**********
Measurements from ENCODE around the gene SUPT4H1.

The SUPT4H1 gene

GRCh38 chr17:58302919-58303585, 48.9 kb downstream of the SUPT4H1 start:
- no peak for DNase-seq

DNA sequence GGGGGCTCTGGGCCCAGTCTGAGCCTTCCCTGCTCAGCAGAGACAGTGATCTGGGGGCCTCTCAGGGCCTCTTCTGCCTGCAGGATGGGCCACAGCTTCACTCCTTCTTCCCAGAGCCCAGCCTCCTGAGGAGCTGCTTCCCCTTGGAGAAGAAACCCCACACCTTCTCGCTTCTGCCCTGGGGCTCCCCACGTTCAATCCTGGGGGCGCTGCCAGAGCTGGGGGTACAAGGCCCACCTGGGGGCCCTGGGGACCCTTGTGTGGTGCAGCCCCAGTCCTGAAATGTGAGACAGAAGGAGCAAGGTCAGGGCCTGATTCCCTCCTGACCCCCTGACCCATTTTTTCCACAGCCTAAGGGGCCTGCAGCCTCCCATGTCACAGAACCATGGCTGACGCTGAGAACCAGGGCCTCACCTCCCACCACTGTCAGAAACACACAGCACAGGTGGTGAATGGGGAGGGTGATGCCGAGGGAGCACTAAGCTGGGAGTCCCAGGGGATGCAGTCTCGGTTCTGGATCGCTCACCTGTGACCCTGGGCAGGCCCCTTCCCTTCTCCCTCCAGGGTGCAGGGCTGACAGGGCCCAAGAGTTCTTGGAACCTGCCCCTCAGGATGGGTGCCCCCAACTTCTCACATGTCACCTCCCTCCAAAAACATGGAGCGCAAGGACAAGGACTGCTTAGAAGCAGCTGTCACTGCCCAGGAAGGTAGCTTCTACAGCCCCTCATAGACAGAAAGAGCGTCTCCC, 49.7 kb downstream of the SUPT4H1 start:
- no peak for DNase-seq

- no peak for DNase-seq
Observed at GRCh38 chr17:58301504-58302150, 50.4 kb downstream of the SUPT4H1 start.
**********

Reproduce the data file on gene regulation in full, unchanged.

Measurements from ENCODE around the gene SUPT4H1.

The SUPT4H1 gene

GRCh38 chr17:58302919-58303585, 48.9 kb downstream of the SUPT4H1 start:
- no peak for DNase-seq

DNA sequence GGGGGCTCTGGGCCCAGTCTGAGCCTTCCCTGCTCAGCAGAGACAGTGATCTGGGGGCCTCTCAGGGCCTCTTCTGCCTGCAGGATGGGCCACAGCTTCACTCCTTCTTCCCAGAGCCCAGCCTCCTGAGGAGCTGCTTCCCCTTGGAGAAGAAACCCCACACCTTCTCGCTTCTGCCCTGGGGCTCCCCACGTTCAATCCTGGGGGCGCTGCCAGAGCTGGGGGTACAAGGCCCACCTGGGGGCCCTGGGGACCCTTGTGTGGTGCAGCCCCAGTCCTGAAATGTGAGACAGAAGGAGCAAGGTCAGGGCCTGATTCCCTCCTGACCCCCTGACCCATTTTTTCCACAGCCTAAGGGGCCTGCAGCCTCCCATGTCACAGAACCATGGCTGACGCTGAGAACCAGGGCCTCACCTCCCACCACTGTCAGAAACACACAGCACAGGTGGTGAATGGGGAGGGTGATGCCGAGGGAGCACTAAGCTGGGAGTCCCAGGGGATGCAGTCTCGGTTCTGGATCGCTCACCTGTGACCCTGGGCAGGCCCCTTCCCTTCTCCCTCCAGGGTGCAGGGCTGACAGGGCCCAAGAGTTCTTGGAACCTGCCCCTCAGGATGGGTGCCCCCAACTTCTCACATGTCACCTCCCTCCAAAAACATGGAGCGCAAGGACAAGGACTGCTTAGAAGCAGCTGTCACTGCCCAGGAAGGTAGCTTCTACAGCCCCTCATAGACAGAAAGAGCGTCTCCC, 49.7 kb downstream of the SUPT4H1 start:
- no peak for DNase-seq

- no peak for DNase-seq
Observed at GRCh38 chr17:58301504-58302150, 50.4 kb downstream of the SUPT4H1 start.